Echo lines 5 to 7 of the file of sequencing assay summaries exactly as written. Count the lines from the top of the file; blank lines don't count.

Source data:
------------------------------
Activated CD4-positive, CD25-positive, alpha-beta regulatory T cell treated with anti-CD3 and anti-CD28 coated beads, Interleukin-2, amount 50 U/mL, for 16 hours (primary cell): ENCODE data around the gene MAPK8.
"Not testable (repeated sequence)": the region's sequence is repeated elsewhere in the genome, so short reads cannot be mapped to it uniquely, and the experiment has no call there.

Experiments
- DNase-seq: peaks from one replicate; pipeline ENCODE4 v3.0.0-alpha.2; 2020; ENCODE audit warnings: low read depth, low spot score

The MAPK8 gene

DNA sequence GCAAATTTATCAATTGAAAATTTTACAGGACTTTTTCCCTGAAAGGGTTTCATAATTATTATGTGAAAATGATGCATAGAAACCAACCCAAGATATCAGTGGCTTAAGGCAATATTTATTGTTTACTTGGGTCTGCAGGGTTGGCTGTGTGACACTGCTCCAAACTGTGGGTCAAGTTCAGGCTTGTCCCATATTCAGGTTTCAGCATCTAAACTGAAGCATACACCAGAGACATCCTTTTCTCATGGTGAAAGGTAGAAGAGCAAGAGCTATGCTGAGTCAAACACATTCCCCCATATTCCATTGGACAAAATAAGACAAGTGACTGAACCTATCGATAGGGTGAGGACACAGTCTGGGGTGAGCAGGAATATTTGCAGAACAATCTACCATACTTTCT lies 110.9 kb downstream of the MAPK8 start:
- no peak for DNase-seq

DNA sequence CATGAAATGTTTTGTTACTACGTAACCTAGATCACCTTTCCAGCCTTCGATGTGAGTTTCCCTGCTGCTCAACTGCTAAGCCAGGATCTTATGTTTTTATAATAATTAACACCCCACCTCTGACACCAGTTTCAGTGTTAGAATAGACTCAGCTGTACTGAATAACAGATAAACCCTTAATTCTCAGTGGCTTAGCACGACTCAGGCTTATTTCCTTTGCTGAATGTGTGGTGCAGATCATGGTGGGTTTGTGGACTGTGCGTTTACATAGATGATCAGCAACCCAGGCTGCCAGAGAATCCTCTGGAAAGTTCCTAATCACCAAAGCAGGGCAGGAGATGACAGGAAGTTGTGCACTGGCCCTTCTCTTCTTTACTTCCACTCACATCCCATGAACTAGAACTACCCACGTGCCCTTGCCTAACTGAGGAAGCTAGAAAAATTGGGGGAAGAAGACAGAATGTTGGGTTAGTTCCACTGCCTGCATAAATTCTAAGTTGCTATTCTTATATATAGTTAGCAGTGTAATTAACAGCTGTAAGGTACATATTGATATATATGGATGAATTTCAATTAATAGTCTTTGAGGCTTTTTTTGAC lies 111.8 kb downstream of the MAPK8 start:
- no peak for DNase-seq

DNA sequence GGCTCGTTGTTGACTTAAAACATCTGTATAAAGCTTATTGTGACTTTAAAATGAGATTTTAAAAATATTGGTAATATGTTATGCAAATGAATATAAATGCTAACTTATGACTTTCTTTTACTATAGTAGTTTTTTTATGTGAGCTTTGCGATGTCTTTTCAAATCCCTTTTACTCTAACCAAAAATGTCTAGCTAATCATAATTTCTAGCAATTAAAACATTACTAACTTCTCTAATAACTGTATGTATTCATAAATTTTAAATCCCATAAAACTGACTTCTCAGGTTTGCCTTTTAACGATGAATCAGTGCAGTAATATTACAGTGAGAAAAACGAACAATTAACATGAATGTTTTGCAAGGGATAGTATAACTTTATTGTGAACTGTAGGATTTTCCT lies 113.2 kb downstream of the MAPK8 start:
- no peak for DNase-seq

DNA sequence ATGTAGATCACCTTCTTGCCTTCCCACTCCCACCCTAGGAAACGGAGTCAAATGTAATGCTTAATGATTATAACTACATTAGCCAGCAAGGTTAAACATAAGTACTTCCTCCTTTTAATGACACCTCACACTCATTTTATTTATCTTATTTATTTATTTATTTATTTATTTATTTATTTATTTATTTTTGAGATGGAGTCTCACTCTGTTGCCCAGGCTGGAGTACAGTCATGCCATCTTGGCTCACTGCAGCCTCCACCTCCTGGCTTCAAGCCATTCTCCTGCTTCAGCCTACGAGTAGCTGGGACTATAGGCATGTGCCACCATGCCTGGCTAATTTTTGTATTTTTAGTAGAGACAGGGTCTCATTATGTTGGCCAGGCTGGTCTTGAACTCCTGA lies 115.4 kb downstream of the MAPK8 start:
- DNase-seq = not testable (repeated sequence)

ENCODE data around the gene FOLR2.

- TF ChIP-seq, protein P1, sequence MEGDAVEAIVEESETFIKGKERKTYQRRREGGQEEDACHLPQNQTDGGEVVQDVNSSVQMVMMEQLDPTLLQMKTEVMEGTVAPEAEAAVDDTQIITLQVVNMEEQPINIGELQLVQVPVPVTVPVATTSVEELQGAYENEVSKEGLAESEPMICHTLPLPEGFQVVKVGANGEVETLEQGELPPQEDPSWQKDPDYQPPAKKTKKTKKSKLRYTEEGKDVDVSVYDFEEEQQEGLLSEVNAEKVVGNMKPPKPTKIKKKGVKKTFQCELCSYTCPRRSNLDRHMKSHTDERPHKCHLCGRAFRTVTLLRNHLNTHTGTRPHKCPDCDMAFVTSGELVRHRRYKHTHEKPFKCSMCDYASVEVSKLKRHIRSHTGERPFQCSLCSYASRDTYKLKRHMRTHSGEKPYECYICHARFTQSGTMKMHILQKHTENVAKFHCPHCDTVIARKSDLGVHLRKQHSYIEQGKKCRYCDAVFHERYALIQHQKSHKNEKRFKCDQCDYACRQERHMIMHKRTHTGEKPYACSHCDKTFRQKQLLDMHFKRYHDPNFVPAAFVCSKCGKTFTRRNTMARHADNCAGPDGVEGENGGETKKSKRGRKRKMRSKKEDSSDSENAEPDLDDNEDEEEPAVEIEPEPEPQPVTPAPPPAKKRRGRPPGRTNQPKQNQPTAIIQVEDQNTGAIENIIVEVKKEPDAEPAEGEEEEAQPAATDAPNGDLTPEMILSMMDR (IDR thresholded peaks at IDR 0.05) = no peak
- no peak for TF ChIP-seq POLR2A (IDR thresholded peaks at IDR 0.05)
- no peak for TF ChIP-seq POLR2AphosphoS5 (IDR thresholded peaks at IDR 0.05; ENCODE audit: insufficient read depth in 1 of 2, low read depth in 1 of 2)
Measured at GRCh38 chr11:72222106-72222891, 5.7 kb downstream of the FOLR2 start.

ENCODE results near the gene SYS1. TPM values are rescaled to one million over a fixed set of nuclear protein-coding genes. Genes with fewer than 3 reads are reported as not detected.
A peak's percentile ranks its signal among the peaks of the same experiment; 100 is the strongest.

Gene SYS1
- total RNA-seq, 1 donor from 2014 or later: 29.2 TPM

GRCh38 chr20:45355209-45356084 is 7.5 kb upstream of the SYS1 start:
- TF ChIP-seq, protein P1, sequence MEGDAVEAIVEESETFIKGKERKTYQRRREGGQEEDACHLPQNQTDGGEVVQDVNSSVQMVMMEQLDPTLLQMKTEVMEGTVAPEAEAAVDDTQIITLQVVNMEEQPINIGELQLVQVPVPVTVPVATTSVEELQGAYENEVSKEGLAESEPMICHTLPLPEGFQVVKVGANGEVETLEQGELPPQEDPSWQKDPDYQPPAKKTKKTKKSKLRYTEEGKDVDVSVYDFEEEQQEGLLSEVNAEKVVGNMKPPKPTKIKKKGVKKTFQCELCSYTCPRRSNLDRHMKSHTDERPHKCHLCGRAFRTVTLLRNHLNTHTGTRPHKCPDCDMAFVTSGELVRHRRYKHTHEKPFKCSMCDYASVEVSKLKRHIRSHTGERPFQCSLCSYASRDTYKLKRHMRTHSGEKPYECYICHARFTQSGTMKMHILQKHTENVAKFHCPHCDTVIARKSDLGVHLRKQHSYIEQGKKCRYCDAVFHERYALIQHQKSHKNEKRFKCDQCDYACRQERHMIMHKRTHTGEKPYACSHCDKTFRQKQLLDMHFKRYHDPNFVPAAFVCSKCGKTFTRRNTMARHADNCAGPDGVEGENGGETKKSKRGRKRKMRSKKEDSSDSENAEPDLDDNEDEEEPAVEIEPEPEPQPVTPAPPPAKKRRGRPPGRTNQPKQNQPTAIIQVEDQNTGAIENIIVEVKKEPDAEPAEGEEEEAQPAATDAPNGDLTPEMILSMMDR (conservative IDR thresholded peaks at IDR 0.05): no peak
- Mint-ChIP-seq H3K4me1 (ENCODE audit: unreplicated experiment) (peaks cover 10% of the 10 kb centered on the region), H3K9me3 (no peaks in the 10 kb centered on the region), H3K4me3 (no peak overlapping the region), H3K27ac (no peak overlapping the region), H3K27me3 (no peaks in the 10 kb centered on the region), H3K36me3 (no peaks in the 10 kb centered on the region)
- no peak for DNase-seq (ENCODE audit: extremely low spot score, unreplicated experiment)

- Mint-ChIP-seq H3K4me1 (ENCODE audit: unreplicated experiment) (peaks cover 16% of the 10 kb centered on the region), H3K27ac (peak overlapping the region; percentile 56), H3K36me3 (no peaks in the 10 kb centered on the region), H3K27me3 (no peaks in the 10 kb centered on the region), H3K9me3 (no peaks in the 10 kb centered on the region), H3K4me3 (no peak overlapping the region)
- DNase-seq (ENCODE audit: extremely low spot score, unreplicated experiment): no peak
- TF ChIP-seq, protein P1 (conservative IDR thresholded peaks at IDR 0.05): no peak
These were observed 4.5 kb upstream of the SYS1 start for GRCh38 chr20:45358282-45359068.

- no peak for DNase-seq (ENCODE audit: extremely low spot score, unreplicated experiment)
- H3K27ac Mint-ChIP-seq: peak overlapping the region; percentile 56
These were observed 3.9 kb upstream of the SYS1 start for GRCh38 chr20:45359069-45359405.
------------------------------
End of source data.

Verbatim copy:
The MAPK8 gene

DNA sequence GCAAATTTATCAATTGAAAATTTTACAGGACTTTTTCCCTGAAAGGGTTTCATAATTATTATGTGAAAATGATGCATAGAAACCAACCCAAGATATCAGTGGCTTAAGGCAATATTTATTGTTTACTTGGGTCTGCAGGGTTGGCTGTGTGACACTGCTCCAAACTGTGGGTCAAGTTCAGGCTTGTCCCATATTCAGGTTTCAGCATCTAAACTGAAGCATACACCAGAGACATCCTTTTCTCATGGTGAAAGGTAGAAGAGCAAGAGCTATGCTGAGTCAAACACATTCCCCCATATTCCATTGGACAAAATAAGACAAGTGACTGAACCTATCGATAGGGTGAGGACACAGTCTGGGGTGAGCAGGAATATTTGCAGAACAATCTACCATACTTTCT lies 110.9 kb downstream of the MAPK8 start:
- no peak for DNase-seq